Soiling-induced transmittance losses in solar PV modules installed in Kathmandu Valley

Soiling-induced transmittance losses in solar PV modules installed in Kathmandu Valley Renewable energy sources are fast emerging as more reliable supplement of conventional energy sources. Among the various renewable sources, solar energy is most sought after in today’s world. Solar PV modules when installed in outdoor environments suffer from various factors which are generally unaccounted in laboratory testing. Energy generation from solar collectors is primarily dependent on the amount of incident radiation on their surfaces. Soiling on modules is known to reduce the transmittance of incident rays to solar cell and cause significant output power degradation. Soiling is closely associated with the various factors such as module tilt angle, site-specific climate, outdoor exposure period, humidity, wind speed, dust characteristics and material properties. This experimental work is aimed to study the transmittance losses encountered by solar PV modules and the corresponding power degradation. The experimental results show an alarming reduction in transmittance as high as 69.06% over the dry study period experiencing no rain. The power of dusty solar module decreases by 29.76% compared to the module cleaned on daily basis. Dust deposition density on the PV module accounted to 9.6711 g/m2 over the study period. http://www.deepdyve.com/assets/images/DeepDyve-Logo-lg.png Renewables: Wind, Water, and Solar Springer Journals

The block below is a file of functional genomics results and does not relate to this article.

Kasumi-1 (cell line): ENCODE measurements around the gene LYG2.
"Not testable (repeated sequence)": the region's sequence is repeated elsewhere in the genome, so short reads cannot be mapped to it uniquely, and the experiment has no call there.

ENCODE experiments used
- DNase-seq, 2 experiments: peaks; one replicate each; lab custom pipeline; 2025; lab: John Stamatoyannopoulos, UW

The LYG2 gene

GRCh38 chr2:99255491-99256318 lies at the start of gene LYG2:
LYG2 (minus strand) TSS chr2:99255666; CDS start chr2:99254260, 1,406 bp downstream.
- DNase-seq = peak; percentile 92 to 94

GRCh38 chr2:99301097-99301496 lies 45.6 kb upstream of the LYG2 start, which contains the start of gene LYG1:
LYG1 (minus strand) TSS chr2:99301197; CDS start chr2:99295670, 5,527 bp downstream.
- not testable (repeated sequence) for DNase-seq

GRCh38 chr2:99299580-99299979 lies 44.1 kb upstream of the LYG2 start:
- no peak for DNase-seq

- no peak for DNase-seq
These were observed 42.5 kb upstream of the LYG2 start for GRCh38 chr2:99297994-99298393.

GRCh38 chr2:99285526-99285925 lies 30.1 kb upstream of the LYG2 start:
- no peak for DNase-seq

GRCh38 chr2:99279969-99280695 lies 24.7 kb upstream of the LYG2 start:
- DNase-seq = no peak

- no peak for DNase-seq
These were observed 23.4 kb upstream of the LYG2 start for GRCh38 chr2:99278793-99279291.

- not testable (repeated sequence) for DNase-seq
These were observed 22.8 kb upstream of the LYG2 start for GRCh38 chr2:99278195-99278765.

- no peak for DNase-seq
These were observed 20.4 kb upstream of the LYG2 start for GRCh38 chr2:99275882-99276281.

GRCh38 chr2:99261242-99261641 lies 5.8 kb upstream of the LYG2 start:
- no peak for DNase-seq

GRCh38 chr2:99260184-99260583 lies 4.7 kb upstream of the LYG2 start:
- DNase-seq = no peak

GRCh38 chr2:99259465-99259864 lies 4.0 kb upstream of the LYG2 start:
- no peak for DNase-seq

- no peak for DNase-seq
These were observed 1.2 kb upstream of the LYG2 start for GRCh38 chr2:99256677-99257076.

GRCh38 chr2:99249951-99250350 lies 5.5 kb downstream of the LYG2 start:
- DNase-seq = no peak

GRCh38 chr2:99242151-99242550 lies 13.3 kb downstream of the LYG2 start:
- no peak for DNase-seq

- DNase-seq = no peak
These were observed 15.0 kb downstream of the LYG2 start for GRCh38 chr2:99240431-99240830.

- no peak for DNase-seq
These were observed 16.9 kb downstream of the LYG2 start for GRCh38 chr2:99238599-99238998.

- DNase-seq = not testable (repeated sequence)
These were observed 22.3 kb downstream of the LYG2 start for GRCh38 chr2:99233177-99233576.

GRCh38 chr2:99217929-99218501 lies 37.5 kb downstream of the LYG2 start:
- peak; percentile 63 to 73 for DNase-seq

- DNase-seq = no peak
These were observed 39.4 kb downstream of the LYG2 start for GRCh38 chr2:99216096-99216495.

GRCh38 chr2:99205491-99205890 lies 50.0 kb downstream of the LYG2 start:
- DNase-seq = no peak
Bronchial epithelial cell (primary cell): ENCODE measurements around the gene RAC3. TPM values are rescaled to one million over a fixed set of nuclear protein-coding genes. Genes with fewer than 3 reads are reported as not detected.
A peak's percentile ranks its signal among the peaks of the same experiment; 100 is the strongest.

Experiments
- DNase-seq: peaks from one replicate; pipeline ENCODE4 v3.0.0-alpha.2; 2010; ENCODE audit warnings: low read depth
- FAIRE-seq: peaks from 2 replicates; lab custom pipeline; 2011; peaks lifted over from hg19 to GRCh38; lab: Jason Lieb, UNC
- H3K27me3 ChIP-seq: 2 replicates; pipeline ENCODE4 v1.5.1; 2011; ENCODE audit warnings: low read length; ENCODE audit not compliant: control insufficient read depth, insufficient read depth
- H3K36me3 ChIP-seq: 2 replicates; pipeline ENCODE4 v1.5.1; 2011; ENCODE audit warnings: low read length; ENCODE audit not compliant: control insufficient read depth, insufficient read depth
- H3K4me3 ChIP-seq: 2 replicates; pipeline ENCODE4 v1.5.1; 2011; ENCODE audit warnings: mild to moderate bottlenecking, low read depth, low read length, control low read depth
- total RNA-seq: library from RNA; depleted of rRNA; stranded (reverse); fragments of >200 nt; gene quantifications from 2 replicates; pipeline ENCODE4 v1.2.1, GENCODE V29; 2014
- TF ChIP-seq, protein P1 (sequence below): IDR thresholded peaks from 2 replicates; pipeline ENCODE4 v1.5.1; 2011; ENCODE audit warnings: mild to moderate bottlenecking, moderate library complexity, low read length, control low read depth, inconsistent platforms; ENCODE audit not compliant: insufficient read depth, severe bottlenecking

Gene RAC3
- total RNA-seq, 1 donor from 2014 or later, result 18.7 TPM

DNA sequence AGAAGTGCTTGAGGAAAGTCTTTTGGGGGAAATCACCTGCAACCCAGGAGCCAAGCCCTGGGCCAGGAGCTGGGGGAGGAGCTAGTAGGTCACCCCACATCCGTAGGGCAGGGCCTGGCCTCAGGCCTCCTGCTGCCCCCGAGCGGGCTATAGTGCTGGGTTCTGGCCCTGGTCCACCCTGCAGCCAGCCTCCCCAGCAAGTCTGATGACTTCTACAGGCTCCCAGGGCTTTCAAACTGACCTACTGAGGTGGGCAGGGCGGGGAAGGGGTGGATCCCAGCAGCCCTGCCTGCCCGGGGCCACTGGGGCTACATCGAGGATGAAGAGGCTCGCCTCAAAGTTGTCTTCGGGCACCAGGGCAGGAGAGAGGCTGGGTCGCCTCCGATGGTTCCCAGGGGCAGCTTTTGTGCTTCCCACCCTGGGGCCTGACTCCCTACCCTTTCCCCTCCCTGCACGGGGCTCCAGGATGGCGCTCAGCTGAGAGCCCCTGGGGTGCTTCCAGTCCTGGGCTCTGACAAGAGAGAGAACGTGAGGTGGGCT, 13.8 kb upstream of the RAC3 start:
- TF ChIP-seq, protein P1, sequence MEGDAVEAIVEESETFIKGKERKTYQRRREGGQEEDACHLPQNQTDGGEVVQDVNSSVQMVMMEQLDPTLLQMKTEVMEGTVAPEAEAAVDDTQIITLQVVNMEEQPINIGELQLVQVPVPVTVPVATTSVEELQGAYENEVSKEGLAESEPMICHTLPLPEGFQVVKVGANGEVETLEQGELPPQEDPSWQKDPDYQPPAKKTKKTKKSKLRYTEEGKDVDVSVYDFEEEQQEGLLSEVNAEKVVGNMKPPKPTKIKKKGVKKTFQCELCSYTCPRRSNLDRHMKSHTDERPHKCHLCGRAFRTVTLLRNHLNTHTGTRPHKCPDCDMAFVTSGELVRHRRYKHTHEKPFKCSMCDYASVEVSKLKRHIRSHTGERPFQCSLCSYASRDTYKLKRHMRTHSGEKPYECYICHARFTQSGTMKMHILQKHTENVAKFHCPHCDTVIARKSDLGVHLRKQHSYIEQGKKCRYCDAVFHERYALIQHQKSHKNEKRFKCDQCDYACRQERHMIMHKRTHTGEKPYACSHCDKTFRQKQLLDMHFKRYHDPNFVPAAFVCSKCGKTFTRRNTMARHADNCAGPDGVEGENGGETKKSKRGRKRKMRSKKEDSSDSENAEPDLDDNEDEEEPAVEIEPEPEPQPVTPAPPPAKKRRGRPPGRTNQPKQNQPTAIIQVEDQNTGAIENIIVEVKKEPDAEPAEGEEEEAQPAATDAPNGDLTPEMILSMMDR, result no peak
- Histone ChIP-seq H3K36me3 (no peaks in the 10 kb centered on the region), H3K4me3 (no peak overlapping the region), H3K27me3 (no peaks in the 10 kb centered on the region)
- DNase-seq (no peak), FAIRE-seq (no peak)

Soiling-induced transmittance losses in solar PV modules installed in Kathmandu Valley

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Publisher
Springer Singapore
Copyright
Copyright © 2017 by The Author(s)
Subject
Energy; Renewable and Green Energy; Energy Technology; Energy Policy, Economics and Management; Water Industry/Water Technologies
eISSN
2198-994X
D.O.I.
10.1186/s40807-017-0042-z
Publisher site
See Article on Publisher Site

Abstract

Renewable energy sources are fast emerging as more reliable supplement of conventional energy sources. Among the various renewable sources, solar energy is most sought after in today’s world. Solar PV modules when installed in outdoor environments suffer from various factors which are generally unaccounted in laboratory testing. Energy generation from solar collectors is primarily dependent on the amount of incident radiation on their surfaces. Soiling on modules is known to reduce the transmittance of incident rays to solar cell and cause significant output power degradation. Soiling is closely associated with the various factors such as module tilt angle, site-specific climate, outdoor exposure period, humidity, wind speed, dust characteristics and material properties. This experimental work is aimed to study the transmittance losses encountered by solar PV modules and the corresponding power degradation. The experimental results show an alarming reduction in transmittance as high as 69.06% over the dry study period experiencing no rain. The power of dusty solar module decreases by 29.76% compared to the module cleaned on daily basis. Dust deposition density on the PV module accounted to 9.6711 g/m2 over the study period.

Journal

Renewables: Wind, Water, and SolarSpringer Journals

Published: Aug 14, 2017

References

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